Madison Fruits and Nuts

Plant Spirit Medicine

Wise Woman Herbalism


Constructing a Solar Oven, or My Wet Hot American Summer September 10, 2010

Filed under: Building,Food,Uncategorized — artemisfolk @ 3:34 pm

Times are hot in Wisconsin. Between the humidity and the mosquitoes, it’s a jungle around here. What’s a cookie-lover to do? Turning on the oven would be madness. But living without mom’s pumpkin bread is unthinkable. Even cooking beans on the stovetop turns the kitchen sweltering.

What are some handy, precocious, apocalyptic survivalists to do? Harness the energy of the sun, of course!

A quick google search revealed a compendium of easy, inexpensive, and effective solar cooker plans from around the world. Primary materials range from old tires to cob to cardboard. There are plans for cookers, barbeques, and water pasteurizers. Models include the Suntastic, Primrose, Parvati, Dublin, and dozens more. I can’t help it, I think big: I choose the plan for the one called Heaven’s Flame.

The website details the materials, costs, and building instructions. The materials are simple: cardboard boxes, string, glue, foil, and a piece of glass. I collect free cardboard boxes from the local food co-op, measure the sturdiest, and call a local glass shop to order a small piece of double strength glass. It costs $6.50. Include the cost of tape and foil, and the whole shebang costs about $10. I pick up the glass and start to cut up cardboard. About two hours later, I’m ready to bake.

Detailed instructions can be found on the website, so I won’t recreate the wheel here. I further simplified the design to suit my needs and limited patience by using duct tape, and not bothering with some of the gluing and fabric edges. We also added some wool bits from old sweaters to the inside edges to better insulate and seal the glass top. The parts covered in foil (the collectors) reflect the sun down to the inner box, which is painted black. We put a brick inside to hold more heat and raise whatever we’re baking.

Notice: it DOES get hot! I haven’t put a thermometer in yet, but sources say the inside temp can reach into the 300 – 350 degrees Fahrenheit range. At this temperature, cookies, corn muffins, and mini pizzas only take a couple hours at most. Beans and rice can take all day (6-8 hours) to steam inside a glass jar. I like to start something in the morning and eat it for dinner. So far we’ve made cornbread, muffins, pizzas, rice, beans, lentils, corn and squash.

It’s important to adjust the angle of the box and direction of the collectors every couple hours for optimum sun exposure. It’s easiest to adjust it based on the shadow stretching out behind the box. The shadow should be directly in line with the box edges, with as little shadowed area inside the box as possible.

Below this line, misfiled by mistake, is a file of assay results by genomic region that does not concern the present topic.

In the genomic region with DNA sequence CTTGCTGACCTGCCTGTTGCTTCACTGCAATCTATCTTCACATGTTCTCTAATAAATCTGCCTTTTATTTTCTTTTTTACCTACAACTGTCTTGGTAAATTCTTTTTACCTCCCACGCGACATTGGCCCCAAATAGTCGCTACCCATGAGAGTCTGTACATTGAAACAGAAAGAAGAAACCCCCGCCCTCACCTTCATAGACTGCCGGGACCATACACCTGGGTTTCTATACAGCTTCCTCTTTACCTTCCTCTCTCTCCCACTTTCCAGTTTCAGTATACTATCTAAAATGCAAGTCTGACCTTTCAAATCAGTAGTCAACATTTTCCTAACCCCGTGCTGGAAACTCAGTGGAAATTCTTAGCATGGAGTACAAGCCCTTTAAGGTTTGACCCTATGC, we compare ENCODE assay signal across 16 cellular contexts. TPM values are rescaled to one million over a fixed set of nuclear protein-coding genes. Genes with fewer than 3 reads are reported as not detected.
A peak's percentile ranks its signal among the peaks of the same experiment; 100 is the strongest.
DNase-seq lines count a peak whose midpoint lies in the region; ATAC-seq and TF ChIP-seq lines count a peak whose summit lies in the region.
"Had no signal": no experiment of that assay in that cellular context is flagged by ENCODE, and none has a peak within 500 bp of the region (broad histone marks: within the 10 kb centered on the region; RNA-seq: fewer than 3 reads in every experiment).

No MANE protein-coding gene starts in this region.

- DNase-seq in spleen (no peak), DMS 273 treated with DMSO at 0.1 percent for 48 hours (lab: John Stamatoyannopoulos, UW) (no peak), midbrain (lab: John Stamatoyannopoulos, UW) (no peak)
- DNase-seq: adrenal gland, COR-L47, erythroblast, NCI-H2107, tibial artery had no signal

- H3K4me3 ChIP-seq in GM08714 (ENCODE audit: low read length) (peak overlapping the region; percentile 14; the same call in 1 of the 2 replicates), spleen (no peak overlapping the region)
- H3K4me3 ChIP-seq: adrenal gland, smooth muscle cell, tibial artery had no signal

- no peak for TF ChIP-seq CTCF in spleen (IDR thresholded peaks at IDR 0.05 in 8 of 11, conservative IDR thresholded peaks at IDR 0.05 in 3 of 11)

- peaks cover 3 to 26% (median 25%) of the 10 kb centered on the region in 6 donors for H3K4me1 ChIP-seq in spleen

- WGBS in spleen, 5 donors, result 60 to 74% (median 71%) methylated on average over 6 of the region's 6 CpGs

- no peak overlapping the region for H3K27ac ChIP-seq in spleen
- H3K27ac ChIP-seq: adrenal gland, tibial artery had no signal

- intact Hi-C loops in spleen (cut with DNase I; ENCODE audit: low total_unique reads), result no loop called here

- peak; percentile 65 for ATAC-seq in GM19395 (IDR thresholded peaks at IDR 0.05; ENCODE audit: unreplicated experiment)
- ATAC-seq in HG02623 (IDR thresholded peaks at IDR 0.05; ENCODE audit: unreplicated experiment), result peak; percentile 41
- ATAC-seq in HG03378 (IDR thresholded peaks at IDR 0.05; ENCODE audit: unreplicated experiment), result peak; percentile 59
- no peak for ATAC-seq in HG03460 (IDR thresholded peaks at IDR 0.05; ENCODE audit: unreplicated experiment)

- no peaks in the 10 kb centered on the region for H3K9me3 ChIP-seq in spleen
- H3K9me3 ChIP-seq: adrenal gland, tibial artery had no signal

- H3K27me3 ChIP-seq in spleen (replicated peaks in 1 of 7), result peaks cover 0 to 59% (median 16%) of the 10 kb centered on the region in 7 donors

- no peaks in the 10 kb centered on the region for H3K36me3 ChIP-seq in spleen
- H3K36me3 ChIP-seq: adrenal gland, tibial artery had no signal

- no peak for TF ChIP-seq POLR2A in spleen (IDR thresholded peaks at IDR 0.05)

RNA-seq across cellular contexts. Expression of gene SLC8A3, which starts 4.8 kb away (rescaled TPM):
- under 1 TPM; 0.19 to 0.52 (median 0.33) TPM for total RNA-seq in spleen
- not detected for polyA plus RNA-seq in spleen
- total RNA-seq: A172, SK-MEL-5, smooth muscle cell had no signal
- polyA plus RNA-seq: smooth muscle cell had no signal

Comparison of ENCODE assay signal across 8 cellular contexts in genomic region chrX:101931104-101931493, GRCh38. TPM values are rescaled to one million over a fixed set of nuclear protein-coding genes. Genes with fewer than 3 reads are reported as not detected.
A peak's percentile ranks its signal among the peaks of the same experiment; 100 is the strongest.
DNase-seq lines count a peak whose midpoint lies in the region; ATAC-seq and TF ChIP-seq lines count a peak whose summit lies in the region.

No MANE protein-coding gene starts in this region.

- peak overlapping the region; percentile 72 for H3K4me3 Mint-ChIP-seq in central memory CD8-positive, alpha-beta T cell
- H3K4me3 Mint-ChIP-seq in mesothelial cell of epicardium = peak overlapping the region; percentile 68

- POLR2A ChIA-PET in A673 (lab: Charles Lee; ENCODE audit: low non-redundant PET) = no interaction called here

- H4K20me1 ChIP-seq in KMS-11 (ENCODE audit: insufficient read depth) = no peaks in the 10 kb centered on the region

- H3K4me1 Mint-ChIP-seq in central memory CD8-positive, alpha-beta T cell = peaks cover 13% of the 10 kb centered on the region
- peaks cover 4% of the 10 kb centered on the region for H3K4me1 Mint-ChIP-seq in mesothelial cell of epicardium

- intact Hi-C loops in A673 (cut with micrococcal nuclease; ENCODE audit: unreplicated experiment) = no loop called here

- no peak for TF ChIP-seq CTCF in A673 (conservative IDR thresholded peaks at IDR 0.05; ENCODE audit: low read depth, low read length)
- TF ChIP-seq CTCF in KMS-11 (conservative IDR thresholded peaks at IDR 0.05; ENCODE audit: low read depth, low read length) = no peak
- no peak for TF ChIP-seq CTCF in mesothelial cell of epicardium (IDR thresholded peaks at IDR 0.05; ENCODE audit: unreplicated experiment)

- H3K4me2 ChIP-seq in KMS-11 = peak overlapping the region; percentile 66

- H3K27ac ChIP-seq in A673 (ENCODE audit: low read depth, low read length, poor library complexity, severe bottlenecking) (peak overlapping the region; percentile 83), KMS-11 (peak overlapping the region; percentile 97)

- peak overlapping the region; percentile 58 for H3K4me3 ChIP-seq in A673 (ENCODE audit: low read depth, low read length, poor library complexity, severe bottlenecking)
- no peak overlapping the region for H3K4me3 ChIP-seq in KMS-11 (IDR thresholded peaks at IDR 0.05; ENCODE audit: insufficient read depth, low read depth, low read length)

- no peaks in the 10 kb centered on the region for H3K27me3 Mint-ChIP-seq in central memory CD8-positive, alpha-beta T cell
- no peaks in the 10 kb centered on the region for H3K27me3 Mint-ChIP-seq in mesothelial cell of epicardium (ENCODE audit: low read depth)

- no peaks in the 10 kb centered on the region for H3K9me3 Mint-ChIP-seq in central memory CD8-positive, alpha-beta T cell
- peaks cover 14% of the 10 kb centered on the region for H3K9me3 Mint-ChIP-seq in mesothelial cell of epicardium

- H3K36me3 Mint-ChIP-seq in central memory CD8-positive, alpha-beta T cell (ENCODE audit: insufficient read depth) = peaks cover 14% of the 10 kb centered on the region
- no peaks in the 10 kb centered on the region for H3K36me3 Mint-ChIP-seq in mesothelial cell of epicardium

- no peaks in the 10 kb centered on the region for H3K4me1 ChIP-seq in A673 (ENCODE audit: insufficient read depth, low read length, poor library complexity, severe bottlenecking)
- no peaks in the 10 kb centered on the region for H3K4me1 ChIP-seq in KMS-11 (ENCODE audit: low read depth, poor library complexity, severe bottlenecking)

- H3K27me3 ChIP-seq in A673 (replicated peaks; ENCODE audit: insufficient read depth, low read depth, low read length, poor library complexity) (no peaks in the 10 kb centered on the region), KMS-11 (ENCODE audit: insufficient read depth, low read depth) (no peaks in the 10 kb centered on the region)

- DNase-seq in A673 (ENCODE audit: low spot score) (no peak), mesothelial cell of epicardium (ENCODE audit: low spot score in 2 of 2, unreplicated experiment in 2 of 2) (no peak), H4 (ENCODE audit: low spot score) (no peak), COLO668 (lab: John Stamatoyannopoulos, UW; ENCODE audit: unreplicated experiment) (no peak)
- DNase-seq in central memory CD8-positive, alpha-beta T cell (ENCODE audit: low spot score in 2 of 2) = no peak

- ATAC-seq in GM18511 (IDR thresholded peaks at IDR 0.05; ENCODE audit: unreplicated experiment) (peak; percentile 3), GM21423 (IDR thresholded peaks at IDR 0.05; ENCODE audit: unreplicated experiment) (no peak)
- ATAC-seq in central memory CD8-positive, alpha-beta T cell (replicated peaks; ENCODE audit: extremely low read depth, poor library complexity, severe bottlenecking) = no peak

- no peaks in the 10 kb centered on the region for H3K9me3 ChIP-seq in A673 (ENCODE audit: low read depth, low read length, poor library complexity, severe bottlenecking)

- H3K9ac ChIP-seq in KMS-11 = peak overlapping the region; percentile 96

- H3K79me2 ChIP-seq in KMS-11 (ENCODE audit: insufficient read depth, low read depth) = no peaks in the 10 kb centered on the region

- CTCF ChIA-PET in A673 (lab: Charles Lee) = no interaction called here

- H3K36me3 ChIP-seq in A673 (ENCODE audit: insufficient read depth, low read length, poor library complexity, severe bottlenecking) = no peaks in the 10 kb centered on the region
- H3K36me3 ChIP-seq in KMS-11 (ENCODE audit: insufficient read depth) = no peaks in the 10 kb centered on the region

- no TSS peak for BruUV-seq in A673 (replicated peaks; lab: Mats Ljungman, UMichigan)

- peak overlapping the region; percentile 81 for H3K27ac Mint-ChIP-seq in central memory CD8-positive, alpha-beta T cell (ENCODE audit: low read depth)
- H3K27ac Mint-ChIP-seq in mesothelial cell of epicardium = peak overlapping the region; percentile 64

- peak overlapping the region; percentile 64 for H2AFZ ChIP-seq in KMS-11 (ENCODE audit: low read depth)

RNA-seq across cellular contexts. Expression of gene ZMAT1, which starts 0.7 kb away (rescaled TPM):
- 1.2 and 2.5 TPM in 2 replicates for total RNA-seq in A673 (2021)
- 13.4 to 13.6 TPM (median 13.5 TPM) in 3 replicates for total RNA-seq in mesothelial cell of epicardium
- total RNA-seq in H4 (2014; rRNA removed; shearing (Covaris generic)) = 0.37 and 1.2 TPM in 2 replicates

My second favorite part of the endeavor is all the curiosity the solar oven inspires. The best sun is in the front yard, so that’s where the solar oven sits, poised on a radio flyer wagon for easy moving. The pink duct tape and “transmogrifier” sign on its side attract the attention of neighbors, kids, and roadside construction workers alike. People ask what it is and how it works, how hot it gets and what I’m making, and finally, how they can make one themselves.

My favorite part is taking out my crispy corn muffins and lentil soup at dinner time and eating them in my nice cool kitchen where no oven has been used, no gas or electricity drawn. Food baked by the sun tastes like sun, like it retains the energetic components soaked right from the source. And when energy blackouts start rolling through Wisconsin, I’ll still be baking cookies.


The Urban-Cottage Garden, Heirloom Plants, and Food Sovereignty June 17, 2010

Filed under: Food,Uncategorized,Urban Gardening — artemisfolk @ 3:29 am

“Fighting hybrid and GMO seeds is critical to save our diversity and our agriculture,” Jean-Baptiste said in an interview in February. “We have the potential to make our lands produce enough to feed the whole population and even to export certain products. The policy we need for this to happen is food sovereignty, where the county has a right to define its own agricultural policies, to grow first for the family and then for local market, to grow healthy food in a way which respects the environment and Mother Earth.”

– Chavannes Jean-Baptiste,

spokesperson for the

National Peasant Movement of the

Congress of Papay,

May 14, 2010.  Haiti.

We start in the dark heart of a Midwestern winter where I sit, reading about gardening and dreaming up ways of sticking it to the man. And what sharper stick could there be than one that’s staking up an heirloom tomato in my genetically diverse, organic, primitive, low cost, urban garden?

Before, I have been a happenstance gardener: a patch of ground here and there in my nomadic wanderings from coast to coast. I use old seeds found in a drawer or a free pile. Maybe I buy a few healthy starts from farmer’s market. Sometimes something magical occurs with sun and water, and poof! Flowers bloom, tomatoes bear fruit, we eat. But this year it’s different. This year, I’m invested. This year, I start everything from seed.

I started with Seed Saver’s Exchange, a non-profit organization of gardeners dedicated to saving and sharing heirloom seeds. SSE’s 890-acre Heritage Farm in Decorah, Iowa is the largest non-governmental seed bank in the United States. They permanently maintain more than 25,000 endangered vegetable varieties. It was hard to choose just twenty or so to grow in my yard!